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Ancient Egypt: A predynastic battle scene on the handle of the knife of Gebel el Arak
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The Gebel el Arak knife
The Gebel el Arak knife
Source: University of Texas website

Late 4th millennium vase
Late 4th millennium vase
Source: Les merveilles du Louvre, Ed.Hachette

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The Gebel el Arak knife

Depiction of a predynastic battle scene

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Knife handle, Source: Black and white excerpt from a colour picture, 'Les merveilles du Louvre', Hachette

    This flint knife with a carved ivory handle was found near Denderah. It is one of the oldest examples of bas-relief carving. The whole knife is 25 cm, the handle about 10 cm long.

    It depicts two groups of men fighting each other. Those with short cut hair attacking from the left are armed with clubs, maces and short bows, while the long haired group seem to be unarmed. This points to the attack being a raid against civilians. Apart from the hairlength there are few differences between the two groups: they all wear loincloths or penile sheaths, are barefoot and - as far as one can tell - beardless and have uncovered heads.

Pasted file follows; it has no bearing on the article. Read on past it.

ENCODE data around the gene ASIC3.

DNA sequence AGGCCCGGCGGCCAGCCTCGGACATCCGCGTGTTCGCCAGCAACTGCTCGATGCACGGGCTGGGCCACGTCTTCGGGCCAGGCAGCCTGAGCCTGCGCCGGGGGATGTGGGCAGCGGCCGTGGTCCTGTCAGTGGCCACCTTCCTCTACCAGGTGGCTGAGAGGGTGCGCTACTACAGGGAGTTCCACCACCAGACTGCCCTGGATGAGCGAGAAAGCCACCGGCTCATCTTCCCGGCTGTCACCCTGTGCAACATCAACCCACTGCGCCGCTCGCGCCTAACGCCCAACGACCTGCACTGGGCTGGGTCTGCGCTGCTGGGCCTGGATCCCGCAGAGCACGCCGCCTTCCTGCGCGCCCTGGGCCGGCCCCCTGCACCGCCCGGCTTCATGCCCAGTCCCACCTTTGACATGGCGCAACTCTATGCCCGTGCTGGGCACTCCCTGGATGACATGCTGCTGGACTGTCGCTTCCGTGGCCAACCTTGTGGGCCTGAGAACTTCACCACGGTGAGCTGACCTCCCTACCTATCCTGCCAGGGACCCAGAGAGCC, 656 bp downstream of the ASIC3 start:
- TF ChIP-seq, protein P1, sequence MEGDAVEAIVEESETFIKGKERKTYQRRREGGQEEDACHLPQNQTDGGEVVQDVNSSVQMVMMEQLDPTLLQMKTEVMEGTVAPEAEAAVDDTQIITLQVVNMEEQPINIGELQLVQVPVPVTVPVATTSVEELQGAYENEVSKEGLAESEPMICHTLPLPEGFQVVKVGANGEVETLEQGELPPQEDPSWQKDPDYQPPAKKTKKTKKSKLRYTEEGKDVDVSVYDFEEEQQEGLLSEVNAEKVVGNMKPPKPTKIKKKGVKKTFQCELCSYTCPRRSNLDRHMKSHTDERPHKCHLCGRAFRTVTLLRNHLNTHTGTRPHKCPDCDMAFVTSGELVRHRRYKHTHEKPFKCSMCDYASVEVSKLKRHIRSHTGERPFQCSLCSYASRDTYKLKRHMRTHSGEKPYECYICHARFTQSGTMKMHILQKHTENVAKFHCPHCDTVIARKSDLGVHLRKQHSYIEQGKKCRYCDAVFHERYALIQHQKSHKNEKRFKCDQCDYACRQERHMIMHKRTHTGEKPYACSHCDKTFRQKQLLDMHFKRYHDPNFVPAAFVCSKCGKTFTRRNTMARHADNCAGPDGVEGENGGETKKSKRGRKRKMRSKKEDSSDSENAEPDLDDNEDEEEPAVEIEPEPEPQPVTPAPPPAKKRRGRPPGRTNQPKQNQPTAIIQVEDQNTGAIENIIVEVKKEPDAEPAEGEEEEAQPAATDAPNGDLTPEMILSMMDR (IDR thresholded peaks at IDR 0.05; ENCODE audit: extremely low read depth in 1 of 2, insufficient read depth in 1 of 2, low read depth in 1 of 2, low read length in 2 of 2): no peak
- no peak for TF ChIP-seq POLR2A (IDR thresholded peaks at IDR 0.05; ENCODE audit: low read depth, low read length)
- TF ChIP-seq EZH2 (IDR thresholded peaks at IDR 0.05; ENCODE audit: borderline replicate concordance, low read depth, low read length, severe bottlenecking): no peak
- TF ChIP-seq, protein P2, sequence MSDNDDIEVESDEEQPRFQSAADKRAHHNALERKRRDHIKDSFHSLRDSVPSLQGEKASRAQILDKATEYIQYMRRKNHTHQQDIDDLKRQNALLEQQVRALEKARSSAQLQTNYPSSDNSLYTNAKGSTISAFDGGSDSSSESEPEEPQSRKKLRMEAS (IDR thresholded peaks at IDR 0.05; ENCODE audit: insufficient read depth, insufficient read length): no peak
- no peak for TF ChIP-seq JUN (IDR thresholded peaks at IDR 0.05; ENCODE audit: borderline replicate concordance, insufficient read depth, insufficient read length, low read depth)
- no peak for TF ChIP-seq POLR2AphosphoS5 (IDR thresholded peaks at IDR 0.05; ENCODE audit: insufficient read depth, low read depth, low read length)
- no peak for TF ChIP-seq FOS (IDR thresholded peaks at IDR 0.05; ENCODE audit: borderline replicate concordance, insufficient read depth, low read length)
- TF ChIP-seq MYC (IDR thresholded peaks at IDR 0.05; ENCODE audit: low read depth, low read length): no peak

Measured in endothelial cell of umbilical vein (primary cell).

The fallen seem to belong to the short haired attackers.

    Two different kinds of boats are shown. Those in the lower row have the crescent shape of Egyptian reed boats, while the flat keeled boats with the high prows and sterns look foreign; it has been suggested Mesopotamian. But there are Egyptian pictographs of such boats in both the eastern and western deserts as well as pictures on vases. The eastern desert rock-paintings pre-date similar Mesopotamian finds by generations.

    That there were contacts between Egypt and Mesopotamia in the late fourth millennium BCE is not doubted, but chances are slim that this battle scene depicts an incursion of Mesopotamians into Egypt as has been proposed by some: the garb worn by the fighters of either group is more similar to traditional African than Near Eastern attire.

 


  -Images on the backside of the haft of the Gebel el Arak knife
 
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-Photo of the reverse side of the knife handle, showing Mesopotamian influence. Picture by Jon Bodsworth
 

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© March 2001

 

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